Donte's experience at a pride parade in Atlanta was formative for him. He has said, "That was the first time that I saw guys in uniform, in full costume....It was like six teams, so that was actually my first time seeing that many teams compete. And after that I crunk it up, I turnt it up, and that's what I've been doing since. And then jumatatu and I started working together."

The Let 'im Move You series houses Donte and jumatatu's ongoing collaboration, in which they search for satisfaction and subversion within J-Sette's team-oriented call-and-response structure. Primarily duet structures, previous works in the series have been performed in black box theaters, white box gallery spaces, and outdoors in predominantly Black neighborhoods with significant foot traffic (small marketplace districts, public transportation hubs, areas proximal to block parties). The Let 'im Move You series also includes visual installation work that is thought of in partnership with the performance work.

Explaining the titling of the series, jumatatu has said "There were various kinds of intersections that I was interested in, between this style and these Black club styles and religion, specifically Christianity. There is that saying "Let Him move you," where the "Him" has a capital "H," and it's God. I think that there is a reference to that in this title and the kind of transformation that happens on the club dance floor, this ascension, this rise that happens. So there's that kind of surrender, I wouldn't say to God the Spirit."

This Is a Formation, the latest dance performance project in the series, brings together seven Black dancers, a DJ, and a lighting designer. Audiences travel within the space with relative freedom, sharing space with the artists. Live-captured video, focusing on close-ups of the performers, appears on hanging panels throughout, referencing both hyper-surveillance of Black people's bodies and pop-star scale megalomania.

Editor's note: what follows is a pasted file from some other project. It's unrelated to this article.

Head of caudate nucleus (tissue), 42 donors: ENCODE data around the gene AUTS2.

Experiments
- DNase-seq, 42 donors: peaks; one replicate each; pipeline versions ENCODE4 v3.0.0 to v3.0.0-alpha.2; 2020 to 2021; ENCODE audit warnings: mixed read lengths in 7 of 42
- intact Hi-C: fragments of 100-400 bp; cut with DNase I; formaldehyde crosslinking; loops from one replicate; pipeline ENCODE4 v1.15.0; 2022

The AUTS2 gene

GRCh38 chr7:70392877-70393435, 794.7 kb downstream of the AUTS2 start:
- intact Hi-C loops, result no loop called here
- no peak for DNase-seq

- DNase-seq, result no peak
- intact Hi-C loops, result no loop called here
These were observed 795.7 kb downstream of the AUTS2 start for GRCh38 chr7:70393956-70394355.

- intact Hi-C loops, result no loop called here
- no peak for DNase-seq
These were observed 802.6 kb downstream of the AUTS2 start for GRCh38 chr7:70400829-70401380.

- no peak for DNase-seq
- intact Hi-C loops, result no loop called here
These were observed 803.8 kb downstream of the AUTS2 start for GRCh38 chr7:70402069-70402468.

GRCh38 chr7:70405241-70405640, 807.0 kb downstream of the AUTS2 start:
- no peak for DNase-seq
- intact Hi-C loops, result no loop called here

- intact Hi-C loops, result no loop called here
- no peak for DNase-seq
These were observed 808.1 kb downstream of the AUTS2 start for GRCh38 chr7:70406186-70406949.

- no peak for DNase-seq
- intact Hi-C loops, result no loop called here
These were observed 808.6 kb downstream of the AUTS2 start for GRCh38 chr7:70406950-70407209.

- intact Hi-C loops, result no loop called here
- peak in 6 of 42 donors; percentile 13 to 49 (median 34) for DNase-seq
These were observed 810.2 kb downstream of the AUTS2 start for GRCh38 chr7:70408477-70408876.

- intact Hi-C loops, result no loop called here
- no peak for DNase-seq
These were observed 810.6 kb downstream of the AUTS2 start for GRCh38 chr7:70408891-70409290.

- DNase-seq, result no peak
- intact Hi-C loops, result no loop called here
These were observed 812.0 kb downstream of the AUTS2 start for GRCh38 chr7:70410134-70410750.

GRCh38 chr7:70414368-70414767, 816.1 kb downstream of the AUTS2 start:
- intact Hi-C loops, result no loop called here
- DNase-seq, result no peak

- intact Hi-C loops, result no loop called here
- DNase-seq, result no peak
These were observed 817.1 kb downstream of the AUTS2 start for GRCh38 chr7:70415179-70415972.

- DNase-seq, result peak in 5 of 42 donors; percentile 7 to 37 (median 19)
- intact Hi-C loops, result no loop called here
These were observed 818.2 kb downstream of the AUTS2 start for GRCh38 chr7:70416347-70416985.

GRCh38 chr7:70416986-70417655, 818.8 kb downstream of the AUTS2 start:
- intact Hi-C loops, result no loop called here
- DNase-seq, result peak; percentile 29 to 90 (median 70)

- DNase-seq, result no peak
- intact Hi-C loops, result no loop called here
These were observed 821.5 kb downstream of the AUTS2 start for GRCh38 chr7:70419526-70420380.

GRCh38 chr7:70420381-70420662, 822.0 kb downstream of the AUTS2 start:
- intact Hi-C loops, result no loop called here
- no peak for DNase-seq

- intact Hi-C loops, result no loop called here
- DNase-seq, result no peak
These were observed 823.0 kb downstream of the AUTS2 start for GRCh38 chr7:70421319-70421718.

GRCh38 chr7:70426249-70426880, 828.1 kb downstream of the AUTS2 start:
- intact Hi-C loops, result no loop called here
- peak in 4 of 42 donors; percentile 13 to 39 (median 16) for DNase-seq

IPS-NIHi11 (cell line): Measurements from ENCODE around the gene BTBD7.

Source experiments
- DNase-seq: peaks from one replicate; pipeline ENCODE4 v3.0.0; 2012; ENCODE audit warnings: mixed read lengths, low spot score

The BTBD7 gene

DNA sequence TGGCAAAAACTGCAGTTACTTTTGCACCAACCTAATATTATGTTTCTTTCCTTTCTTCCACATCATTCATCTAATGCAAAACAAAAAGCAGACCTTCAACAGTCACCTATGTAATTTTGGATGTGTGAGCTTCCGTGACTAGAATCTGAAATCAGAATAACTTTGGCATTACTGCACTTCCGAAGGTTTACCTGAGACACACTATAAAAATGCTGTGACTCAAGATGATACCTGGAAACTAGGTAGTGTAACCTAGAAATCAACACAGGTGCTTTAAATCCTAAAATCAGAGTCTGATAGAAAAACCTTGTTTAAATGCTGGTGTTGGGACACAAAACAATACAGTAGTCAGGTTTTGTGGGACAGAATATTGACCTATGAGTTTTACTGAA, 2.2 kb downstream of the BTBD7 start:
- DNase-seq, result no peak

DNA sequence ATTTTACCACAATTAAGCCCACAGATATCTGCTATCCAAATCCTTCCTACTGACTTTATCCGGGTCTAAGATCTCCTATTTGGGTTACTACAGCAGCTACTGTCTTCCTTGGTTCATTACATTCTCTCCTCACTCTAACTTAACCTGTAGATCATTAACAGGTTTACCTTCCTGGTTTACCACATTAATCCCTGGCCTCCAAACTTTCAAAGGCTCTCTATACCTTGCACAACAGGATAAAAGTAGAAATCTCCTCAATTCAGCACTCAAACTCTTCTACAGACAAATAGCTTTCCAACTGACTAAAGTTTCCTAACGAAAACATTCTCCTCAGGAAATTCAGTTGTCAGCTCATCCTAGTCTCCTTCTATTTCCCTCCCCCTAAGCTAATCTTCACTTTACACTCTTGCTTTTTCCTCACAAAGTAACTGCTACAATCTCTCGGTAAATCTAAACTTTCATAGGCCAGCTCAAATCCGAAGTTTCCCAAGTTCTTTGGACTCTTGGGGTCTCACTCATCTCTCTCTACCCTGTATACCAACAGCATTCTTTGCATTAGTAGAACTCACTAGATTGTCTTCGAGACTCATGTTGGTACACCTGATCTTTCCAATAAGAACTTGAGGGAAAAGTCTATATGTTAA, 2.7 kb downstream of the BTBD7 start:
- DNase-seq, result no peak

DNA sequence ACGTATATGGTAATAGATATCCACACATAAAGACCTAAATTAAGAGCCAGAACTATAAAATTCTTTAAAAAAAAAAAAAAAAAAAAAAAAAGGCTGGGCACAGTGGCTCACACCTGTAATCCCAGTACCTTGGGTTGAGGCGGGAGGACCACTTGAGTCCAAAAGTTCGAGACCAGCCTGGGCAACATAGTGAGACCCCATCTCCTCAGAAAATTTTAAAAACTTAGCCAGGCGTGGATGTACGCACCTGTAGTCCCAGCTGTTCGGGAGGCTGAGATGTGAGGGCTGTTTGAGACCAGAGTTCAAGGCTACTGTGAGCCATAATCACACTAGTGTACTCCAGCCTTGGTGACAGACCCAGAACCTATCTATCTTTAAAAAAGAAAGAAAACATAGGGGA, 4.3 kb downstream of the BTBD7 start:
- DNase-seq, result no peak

Faye Driscoll

Come On In

October 8-November 6

Exhibition in Merrill Theater

Opening: Friday, October 8, 4-8pm

Exhibition Hours: Thursday & Friday, 3pm - 7pm, Saturday 1- 6pm (Timed entry)

Co-Presenters include the Portland Institute for Contemporary Art (PICA)

Faye Driscoll developed Come On In, her first solo museum exhibition, with her long-term artistic collaborators Nick Vaughan and Jake Margolin. The exhibition, which was presented and co-commissioned by the Walker Art Center, is now adapted specifically for On the Boards' Merrill Theater.

Come On In offers an enveloping sensory experience. In a space awash with ambient sound, plush carpet, and pulsating light, visitors are invited to enter a state of repose and listen to individual soundtracks of Driscoll's voice that guide their experience through a series of prompts and subtle directives. Bringing the immersive experience of her performance works into the gallery Come On In activates our innate capacity to be both object and subject, observer and observed. Conjuring states of longing and seizing desire, Driscoll leads us into a private dance that reflects upon power and presence, yearning and absence, and asks us to reconceive our body and its limits.

Driscoll explains, "Come On In is built around a series of audio pieces called Guided Choreography for the Living and the Dead. I wanted to capture the sensation of being in the audience at one of my shows along with the intensity of being a performer in my work, and my own subjective voice as the director of the show. I wanted to take all of that and remove the performers, remove myself, and remove the theater and give it to the body of the gallery goer. As visitors follow my guiding voice they are guided into a private dance and become a collection of slowly moving sculptures. They become my work."